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Lathe Gear (re)calculation assistance (please)

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  • Lathe Gear (re)calculation assistance (please)

    Hi, I was after some help with calculating change gears as I have just bought as secondhand lathe that didn’t come with all the change gears. The change gears that are missing are less common sizes like 42, 52, etc. Most of the change gears for sale on eBay and Aliexpress are dividable by 5, like 40, 45, 50 etc so I wanted some help to do the calculations to substitute the specified gears with close enough base 5 gears.

    In terms of background, the lathe is a TopTech Turner 210 with speed change via belts, searching via google only shows the 210V model which is largely the same but has the additional feature of electronic variable speed. The gear change set specified for it is:
    25, 30, 33, 40, 42, 52, 60, 70, 75, 80, 90, 90

    I currently have the following gears that came with the lathe:
    25, 33, 80, 90, 90
    which leaves me missing:
    30, 40, 42, 52, 60, 75

    The metric thread pitch for the lead screw is 2mm, it has a 40 tooth drive and the gear change table for cutting metric threads looks like:

    Metric 0.4 0.5 0.6 0.7
    A B H 70 H 75 H 75 H 75
    C D 30 75 30 60 42 70 42 60
    E F 80 H 80 H 80 H 80 H
    Metric 0.75 0.8 1 1.25
    A B H 90 H 52 H 52 H 52
    C D 30 40 60 75 H 60 75 60
    E F 80 H 80 H H 80 80 H
    Metric 1.5 1.75 2 2.5
    A B H 70 H 75 H 70 H 70
    C D 60 40 70 40 H 80 75 30
    E F 80 H 80 H H 40 80 H
    Metric 3 3.5
    A B H 70 H 80
    C D 90 40 75 33
    E F 60 H 52 H

    My question is that given that I can’t easily find replacement 42 or 52 tooth gears, what gears should I buy (that are divisible by 5) and what would an alternate combination be to cut the metric threads that have a 42 or 52 specified. Thanks in advance for your replies.


  • #2
    I've had another thought about this if you saw my initial post.
    It isn't clear from the info but I think you mean that the 40 is a fixed gear on the mandrel that then drives the B position gear in the table. Then B drives D which is coupled to C which drives E. Where H is shown it is either a spacer or omitted so in some cases the gear shown is an Idler so can be any value that fits.
    Looking at 2mm since the leadscrew is 2mm we need 1:1 ratio. Therefore you have 40 driving 70 as an idler driving 80 as an idler driving 40 - so 1:1 overall.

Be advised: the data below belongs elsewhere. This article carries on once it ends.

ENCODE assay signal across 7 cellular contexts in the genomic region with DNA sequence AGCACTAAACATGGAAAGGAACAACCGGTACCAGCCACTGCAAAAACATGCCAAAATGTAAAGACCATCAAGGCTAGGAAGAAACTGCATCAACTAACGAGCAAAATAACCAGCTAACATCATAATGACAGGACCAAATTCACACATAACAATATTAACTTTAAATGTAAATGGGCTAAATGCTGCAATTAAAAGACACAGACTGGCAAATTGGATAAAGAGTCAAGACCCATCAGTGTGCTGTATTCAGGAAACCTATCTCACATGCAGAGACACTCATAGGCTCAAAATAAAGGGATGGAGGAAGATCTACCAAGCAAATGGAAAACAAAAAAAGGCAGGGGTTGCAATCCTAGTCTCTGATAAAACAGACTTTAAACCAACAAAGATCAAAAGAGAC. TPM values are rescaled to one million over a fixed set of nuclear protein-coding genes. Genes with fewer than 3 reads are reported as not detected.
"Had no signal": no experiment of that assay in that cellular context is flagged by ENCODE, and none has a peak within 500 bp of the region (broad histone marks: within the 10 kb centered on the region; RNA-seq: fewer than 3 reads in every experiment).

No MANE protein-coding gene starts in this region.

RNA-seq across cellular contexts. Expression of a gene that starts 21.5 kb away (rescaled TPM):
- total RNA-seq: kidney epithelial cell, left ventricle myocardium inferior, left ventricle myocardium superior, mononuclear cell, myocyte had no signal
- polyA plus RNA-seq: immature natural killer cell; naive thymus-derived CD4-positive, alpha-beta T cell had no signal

For 1mm we want half speed so 40 drives 52 as an idler driving 60 as idler driving 80 so 40:80 or 1:2 overall. So in this case you can use something else not 52.
    Since the factors of 52 are 13x4 unless you have another 13 factor eg 26 or 39 it is never gong to be needed for metric ratios. it looks like it is always being used as an idler.
    Last edited by Baz; 01-12-2020, 12:29 PM.

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    • #3
      For 3.5mm pitch, which might be a bit of a strain on the lathe anyway, you would need 40, 40, 70, 40 or 40, 20, 35, 40.
      For the 42 it is only used in the .6 and .7 pitches.
      For 0.6mm use 40, 75, 45,80
      For 0.7 mm use 40, 50, 35, 80

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      • #4
        Originally posted by Baz View Post
        I've had another thought about this if you saw my initial post.
        It isn't clear from the info but I think you mean that the 40 is a fixed gear on the mandrel that then drives the B position gear in the table. Then B drives D which is coupled to C which drives E. Where H is shown it is either a spacer or omitted so in some cases the gear shown is an Idler so can be any value that fits.
        Looking at 2mm since the leadscrew is 2mm we need 1:1 ratio. Therefore you have 40 driving 70 as an idler driving 80 as an idler driving 40 - so 1:1 overall.
        For 1mm we want half speed so 40 drives 52 as an idler driving 60 as idler driving 80 so 40:80 or 1:2 overall. So in this case you can use something else not 52.
        Since the factors of 52 are 13x4 unless you have another 13 factor eg 26 or 39 it is never gong to be needed for metric ratios. it looks like it is always being used as an idler.
        Hi Baz, Thanks for your answer and yes, the 40 tooth is the fixed gear on the mandrel that is coupled to the chuck with F (or E if a spacer is used on F) being the drive of the lead screw. Gear Change Table
        Last edited by Ricco; 01-12-2020, 09:24 PM.

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        • #5